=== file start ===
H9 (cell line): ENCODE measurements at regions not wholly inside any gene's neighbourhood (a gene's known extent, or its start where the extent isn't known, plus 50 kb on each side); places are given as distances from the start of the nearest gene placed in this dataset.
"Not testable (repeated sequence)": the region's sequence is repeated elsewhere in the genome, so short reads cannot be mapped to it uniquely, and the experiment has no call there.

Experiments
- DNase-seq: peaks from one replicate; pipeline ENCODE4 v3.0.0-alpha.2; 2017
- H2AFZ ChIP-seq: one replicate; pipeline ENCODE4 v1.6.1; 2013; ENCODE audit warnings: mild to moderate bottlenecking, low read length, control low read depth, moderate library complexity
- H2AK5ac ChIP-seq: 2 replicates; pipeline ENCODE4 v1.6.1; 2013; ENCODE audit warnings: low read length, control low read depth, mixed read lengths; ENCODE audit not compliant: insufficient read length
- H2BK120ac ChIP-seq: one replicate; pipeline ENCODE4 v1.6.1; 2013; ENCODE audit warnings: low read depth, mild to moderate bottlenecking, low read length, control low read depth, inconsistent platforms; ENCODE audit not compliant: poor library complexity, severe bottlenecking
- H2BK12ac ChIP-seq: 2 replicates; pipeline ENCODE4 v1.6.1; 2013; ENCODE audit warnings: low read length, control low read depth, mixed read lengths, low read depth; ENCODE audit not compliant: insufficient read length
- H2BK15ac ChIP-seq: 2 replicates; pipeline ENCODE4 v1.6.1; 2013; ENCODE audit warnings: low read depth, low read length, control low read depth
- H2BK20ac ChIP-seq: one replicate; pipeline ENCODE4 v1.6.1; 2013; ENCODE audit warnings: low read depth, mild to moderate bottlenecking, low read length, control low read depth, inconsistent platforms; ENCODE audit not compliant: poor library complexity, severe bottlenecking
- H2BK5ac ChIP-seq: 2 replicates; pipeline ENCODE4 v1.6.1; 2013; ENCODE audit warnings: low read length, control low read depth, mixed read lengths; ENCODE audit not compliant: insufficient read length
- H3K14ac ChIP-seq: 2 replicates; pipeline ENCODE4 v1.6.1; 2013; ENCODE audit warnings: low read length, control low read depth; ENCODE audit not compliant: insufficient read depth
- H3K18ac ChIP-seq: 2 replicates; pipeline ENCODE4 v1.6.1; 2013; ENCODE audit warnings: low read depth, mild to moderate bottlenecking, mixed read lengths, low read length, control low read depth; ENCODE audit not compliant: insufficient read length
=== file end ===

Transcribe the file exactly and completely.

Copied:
H9 (cell line): ENCODE measurements at regions not wholly inside any gene's neighbourhood (a gene's known extent, or its start where the extent isn't known, plus 50 kb on each side); places are given as distances from the start of the nearest gene placed in this dataset.
"Not testable (repeated sequence)": the region's sequence is repeated elsewhere in the genome, so short reads cannot be mapped to it uniquely, and the experiment has no call there.

Experiments
- DNase-seq: peaks from one replicate; pipeline ENCODE4 v3.0.0-alpha.2; 2017
- H2AFZ ChIP-seq: one replicate; pipeline ENCODE4 v1.6.1; 2013; ENCODE audit warnings: mild to moderate bottlenecking, low read length, control low read depth, moderate library complexity
- H2AK5ac ChIP-seq: 2 replicates; pipeline ENCODE4 v1.6.1; 2013; ENCODE audit warnings: low read length, control low read depth, mixed read lengths; ENCODE audit not compliant: insufficient read length
- H2BK120ac ChIP-seq: one replicate; pipeline ENCODE4 v1.6.1; 2013; ENCODE audit warnings: low read depth, mild to moderate bottlenecking, low read length, control low read depth, inconsistent platforms; ENCODE audit not compliant: poor library complexity, severe bottlenecking
- H2BK12ac ChIP-seq: 2 replicates; pipeline ENCODE4 v1.6.1; 2013; ENCODE audit warnings: low read length, control low read depth, mixed read lengths, low read depth; ENCODE audit not compliant: insufficient read length
- H2BK15ac ChIP-seq: 2 replicates; pipeline ENCODE4 v1.6.1; 2013; ENCODE audit warnings: low read depth, low read length, control low read depth
- H2BK20ac ChIP-seq: one replicate; pipeline ENCODE4 v1.6.1; 2013; ENCODE audit warnings: low read depth, mild to moderate bottlenecking, low read length, control low read depth, inconsistent platforms; ENCODE audit not compliant: poor library complexity, severe bottlenecking
- H2BK5ac ChIP-seq: 2 replicates; pipeline ENCODE4 v1.6.1; 2013; ENCODE audit warnings: low read length, control low read depth, mixed read lengths; ENCODE audit not compliant: insufficient read length
- H3K14ac ChIP-seq: 2 replicates; pipeline ENCODE4 v1.6.1; 2013; ENCODE audit warnings: low read length, control low read depth; ENCODE audit not compliant: insufficient read depth
- H3K18ac ChIP-seq: 2 replicates; pipeline ENCODE4 v1.6.1; 2013; ENCODE audit warnings: low read depth, mild to moderate bottlenecking, mixed read lengths, low read length, control low read depth; ENCODE audit not compliant: insufficient read length